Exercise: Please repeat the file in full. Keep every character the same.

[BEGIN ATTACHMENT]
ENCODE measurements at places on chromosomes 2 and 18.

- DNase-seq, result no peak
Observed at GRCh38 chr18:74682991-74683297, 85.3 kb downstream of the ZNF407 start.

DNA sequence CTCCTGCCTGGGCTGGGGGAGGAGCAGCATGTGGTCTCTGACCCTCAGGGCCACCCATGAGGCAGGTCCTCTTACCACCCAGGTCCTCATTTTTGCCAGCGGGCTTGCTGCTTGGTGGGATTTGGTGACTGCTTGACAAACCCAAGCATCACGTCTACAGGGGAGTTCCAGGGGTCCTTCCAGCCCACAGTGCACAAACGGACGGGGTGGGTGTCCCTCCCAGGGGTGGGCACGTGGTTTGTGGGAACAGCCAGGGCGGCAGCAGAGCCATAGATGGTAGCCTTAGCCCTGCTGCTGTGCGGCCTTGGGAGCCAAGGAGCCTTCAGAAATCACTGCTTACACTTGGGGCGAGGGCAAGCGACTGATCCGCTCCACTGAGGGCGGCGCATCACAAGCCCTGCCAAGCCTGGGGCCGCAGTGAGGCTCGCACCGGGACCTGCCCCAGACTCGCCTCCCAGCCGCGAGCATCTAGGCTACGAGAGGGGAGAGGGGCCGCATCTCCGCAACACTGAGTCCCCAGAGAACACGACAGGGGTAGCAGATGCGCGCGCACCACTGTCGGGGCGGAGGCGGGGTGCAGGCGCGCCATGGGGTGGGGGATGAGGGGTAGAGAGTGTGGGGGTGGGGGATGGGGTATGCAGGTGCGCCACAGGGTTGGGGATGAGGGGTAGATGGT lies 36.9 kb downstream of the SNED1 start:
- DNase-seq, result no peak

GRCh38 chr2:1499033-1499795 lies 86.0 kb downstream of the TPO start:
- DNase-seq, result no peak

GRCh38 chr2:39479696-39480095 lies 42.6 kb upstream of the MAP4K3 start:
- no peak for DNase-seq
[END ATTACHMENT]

ENCODE measurements at places on chromosomes 2 and 18.

- DNase-seq, result no peak
Observed at GRCh38 chr18:74682991-74683297, 85.3 kb downstream of the ZNF407 start.

DNA sequence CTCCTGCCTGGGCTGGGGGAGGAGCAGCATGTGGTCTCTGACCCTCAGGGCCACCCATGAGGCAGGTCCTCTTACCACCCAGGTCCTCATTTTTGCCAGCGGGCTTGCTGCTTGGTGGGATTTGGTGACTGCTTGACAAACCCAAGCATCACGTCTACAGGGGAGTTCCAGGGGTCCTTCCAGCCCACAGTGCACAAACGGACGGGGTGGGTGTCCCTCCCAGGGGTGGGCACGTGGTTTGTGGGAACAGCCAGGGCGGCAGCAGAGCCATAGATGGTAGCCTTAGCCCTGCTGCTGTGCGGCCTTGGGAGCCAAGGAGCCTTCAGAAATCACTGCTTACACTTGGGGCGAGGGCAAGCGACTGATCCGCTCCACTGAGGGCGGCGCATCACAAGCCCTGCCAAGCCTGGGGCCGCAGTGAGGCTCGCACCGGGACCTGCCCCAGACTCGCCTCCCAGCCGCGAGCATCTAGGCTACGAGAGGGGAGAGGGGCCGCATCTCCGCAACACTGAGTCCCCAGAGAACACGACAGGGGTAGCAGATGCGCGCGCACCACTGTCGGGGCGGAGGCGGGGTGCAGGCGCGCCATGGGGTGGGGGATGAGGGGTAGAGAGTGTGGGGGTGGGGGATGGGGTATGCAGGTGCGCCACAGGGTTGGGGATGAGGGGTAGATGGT lies 36.9 kb downstream of the SNED1 start:
- DNase-seq, result no peak

GRCh38 chr2:1499033-1499795 lies 86.0 kb downstream of the TPO start:
- DNase-seq, result no peak

GRCh38 chr2:39479696-39480095 lies 42.6 kb upstream of the MAP4K3 start:
- no peak for DNase-seq